Free Range


In recent years there has been an increased public awareness in the cruelty involved in factory farming. Following this, there has been a large consumer push towards free range products – mostly eggs and pork. While free range may alleviate some of the welfare concerns, it is far from an answer to the suffering these animals face.


Free range eggs may be viewed as the cruelty free option, but in reality they should be named the ‘marginally less cruel’ option. Free range hens are still kept in confinement, and restricted from their natural behaviours. If it were up to them, they would spend their days exploring, foraging, bathing, nesting and perching in trees. This is a luxury not even free range hens get.

As egg production machines, the hens are kept in flocks much larger than they would naturally prefer. Social hierarchies, import for the hens wellbeing, cannot form in these structures. A result of this is increased aggression among the flock, including cannibalism. To reduce this, all hens are de-beaked as chicks.

Free range fails to provide extended survival for the hens. Just like battery hens, when the hens output starts to decrease after 18 months, she will be killed well short of her 8 year lifespan. Similarly, the male chicks (50% of all chicks born) are just as useless in free range farming as they are in battery farming, and are still killed at birth.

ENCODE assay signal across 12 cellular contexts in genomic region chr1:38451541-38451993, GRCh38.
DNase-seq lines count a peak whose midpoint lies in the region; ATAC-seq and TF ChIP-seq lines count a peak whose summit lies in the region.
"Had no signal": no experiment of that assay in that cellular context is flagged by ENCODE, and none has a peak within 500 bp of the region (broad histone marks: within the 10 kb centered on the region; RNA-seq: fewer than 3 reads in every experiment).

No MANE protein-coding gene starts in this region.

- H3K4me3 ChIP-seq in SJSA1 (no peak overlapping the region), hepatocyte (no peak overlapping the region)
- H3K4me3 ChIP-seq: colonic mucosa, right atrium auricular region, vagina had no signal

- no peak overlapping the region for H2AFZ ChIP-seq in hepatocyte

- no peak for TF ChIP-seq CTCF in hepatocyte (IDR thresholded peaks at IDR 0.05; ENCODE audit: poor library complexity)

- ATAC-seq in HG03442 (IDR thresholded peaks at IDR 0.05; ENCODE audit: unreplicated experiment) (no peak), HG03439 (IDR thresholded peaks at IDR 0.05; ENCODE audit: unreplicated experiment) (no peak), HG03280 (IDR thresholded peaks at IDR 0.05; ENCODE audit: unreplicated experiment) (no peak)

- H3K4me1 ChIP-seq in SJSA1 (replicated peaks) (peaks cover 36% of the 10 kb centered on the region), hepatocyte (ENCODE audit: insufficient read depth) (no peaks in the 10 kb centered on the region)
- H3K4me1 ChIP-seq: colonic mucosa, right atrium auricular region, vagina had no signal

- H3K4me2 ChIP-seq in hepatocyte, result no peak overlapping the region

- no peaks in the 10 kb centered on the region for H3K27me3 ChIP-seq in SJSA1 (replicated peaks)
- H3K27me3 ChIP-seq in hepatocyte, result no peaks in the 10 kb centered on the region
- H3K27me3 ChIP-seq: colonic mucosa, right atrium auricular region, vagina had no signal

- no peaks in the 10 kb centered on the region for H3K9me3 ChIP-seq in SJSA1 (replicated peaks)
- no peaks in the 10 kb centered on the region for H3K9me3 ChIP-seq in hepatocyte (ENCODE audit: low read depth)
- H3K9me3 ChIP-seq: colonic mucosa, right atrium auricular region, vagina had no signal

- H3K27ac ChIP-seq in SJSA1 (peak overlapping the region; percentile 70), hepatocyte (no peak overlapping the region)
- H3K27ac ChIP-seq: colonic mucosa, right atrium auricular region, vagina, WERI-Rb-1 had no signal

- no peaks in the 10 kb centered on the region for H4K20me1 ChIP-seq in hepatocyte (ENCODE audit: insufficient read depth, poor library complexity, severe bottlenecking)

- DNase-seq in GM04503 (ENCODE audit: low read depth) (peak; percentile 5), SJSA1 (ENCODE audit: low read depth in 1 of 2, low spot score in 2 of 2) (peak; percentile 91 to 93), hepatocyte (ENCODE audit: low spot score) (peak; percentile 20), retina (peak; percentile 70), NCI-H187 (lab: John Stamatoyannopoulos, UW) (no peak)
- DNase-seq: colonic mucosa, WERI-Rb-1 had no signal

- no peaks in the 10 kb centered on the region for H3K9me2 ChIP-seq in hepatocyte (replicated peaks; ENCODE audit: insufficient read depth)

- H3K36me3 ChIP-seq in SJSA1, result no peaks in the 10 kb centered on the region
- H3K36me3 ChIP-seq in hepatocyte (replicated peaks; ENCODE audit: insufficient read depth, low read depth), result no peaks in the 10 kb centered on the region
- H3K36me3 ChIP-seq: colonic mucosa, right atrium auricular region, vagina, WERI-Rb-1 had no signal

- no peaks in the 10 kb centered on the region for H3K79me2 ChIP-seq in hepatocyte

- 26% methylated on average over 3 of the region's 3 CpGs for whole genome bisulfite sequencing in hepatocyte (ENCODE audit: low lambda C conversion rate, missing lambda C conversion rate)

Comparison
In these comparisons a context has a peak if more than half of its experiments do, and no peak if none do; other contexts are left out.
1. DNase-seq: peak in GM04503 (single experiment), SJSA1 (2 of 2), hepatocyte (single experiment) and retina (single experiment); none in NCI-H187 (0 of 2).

The good news for pigs is that sow crates will be banned from 2015. Even after this however, the use of furrowing crates will be allowed to continue. While free range farming allows pigs to escape from these conditions, just like layer hens, there are still greater problems for them.

And again, just like layer hens, pigs are prevented from carrying out their natural behaviour even in free range systems. The large herd sizes prevent the pigs from establishing hierarchies, and overcrowding can still lead to cannibalism. One behaviour pigs really enjoy – rooting, or digging with their nose – is especially troublesome to a farmer as it can ruin the land. To prevent this, pigs are fixed with a nose ring. The ring works by causing pain to the animal whenever it tries to root.

Just like pigs from a factory farmed system, free range pigs are slaughtered at 20 weeks old – much, much younger than their lifespan of 15 years.

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